Both a plethora of problems and a number of new developments made the fashion headlines in 2015. The exhibition landscape changed significantly, and retail continues to be challenged by the ever-growing relevance of e-commerce. And while classical retail is trying to stabilise its business, online giants are battling against each other.

The bankruptcies

Almost a permanent fixture in the headlines was department store group Karstadt. The bankruptcy of the Arcandor mother company, which itself went insolvent six years ago, will still take “many years” to find its footing again, the liquidator said in November, according to the German Press Agency. The reasons were mainly litigations, including those against numerous former managers of the group, like former top executive Thomas Middelhoff. In all, 37,500 creditors are asking for €1.2 billion, according to the report of the liquidator. At the same time, reports of real estate sales of Karstadt stores have been coming in.

Another bankruptcy that affected the fashion industry was the end of Bread & Butter. In December 2014, the bankruptcy sounded like a drumbeat through the denim and sportswear industry. Although the show reported repeatedly about lower exhibitor and visitor numbers, the daring plans of CEO Karl-Heinz Muller polarised the denim community, and the end of the show came for many quite abruptly. But even more surprising was the news of the takeover of the fair by the Berlin e-commerce giant Zalando. His idea: Bread & Butter should continue to take place on the grounds of Tempelhof Airport in Berlin-but no more as a fair, but as a fashion event for consumers. The premiere of the new concept-that Muller had wanted to realise earlier, but had failed due to the resistance from brands-has been scheduled for January 2016. But in December, the Berlin Senate decided that the Tempelhof Field and the halls of the former airport would be used as refugee shelters until the end of 2019. Therefore, Zalando now has to search for a new location for Bread & Butter. The proposed January event was, therefore, postponed.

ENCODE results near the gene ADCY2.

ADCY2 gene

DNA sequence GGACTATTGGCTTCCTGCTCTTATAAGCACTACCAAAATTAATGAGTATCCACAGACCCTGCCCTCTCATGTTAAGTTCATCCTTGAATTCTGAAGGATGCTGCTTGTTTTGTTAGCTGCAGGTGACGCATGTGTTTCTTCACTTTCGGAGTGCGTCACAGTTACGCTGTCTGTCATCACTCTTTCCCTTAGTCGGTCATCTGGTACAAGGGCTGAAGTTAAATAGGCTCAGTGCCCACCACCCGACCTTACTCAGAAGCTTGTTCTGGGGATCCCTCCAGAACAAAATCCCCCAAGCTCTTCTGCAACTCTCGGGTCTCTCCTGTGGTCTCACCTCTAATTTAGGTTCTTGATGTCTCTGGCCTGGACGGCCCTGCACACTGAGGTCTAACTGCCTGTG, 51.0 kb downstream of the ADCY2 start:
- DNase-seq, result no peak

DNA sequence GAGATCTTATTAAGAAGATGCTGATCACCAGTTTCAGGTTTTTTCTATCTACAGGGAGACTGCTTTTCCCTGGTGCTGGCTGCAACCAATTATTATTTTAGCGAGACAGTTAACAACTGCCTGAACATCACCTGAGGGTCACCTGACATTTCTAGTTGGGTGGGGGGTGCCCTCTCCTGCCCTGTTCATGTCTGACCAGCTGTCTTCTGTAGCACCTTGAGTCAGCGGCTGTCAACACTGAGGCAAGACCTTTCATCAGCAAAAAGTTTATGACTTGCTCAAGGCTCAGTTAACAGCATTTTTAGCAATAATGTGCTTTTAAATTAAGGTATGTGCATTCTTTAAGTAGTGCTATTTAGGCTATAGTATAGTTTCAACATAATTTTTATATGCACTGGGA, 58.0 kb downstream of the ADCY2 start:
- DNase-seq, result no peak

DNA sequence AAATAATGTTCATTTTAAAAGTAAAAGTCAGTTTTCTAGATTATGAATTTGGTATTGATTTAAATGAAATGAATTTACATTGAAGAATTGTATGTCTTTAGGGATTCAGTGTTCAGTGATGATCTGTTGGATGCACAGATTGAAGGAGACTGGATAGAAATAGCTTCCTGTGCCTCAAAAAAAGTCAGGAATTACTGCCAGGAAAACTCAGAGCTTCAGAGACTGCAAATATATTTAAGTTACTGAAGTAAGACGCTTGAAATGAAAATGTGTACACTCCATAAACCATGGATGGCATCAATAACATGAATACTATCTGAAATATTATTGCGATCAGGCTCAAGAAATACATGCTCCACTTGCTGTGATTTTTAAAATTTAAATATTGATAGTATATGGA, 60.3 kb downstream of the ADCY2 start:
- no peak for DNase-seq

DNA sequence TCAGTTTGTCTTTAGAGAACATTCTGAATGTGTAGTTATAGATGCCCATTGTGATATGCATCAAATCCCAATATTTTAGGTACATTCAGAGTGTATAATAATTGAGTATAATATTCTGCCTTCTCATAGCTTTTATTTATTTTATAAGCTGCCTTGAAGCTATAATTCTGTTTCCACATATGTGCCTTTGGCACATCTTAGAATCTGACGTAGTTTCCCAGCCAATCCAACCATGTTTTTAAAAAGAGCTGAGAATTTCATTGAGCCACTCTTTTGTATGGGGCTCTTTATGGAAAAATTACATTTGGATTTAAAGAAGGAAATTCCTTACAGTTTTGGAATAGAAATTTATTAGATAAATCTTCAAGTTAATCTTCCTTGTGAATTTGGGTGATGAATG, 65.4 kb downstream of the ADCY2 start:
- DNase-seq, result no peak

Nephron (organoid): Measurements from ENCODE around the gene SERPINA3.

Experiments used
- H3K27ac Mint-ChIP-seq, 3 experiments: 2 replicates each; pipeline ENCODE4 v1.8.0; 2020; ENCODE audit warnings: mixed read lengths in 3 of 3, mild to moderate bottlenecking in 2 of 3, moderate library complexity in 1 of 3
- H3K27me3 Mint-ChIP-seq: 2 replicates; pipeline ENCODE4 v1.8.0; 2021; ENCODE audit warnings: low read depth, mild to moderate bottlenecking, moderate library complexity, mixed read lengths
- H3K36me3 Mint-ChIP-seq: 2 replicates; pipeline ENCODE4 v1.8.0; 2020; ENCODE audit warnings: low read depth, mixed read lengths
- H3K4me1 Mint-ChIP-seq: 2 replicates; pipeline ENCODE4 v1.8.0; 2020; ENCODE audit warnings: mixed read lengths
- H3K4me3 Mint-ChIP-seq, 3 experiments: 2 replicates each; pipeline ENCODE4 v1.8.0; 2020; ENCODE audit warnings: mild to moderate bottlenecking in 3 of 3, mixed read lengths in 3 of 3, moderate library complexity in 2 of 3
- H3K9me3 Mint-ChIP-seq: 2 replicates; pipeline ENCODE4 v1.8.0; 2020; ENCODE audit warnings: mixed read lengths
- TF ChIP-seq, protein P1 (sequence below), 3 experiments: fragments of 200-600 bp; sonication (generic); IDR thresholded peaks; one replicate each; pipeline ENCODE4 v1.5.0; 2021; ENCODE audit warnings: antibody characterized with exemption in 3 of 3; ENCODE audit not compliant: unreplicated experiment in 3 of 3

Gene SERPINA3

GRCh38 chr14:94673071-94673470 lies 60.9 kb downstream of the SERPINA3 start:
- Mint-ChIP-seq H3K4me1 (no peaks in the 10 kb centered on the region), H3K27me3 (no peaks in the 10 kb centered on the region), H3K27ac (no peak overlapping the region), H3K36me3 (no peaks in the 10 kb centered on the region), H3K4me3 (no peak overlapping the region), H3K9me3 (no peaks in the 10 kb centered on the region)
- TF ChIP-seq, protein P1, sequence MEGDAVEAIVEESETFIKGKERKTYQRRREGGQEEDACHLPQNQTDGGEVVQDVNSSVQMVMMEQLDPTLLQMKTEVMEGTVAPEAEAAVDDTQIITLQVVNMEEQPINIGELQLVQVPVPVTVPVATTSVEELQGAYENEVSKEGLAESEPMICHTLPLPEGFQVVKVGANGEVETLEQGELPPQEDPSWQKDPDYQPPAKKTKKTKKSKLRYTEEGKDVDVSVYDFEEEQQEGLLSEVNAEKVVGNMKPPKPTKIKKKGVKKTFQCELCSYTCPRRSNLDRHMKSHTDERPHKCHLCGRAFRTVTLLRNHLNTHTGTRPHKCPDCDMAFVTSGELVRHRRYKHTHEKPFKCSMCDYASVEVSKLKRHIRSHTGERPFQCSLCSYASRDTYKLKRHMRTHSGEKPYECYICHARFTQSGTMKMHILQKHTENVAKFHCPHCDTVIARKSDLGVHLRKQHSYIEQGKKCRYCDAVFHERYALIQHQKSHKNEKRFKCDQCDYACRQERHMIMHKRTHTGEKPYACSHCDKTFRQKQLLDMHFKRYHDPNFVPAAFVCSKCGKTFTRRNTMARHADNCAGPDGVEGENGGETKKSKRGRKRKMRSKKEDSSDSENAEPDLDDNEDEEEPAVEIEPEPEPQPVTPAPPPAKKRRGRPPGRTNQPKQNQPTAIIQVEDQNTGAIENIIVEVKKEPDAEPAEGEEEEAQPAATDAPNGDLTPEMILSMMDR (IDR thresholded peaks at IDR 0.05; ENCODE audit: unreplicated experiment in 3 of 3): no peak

Also, Escada struggled through the year. In July, the fashion label announced that it would have to cancel about 200 jobs in the next two years. At the company’s headquarters in Munich, some 150 employees had to go. The job cuts are part of a restructuring programme, which is aimed to reposition the company since the departure of former CEO Bruno Salzer.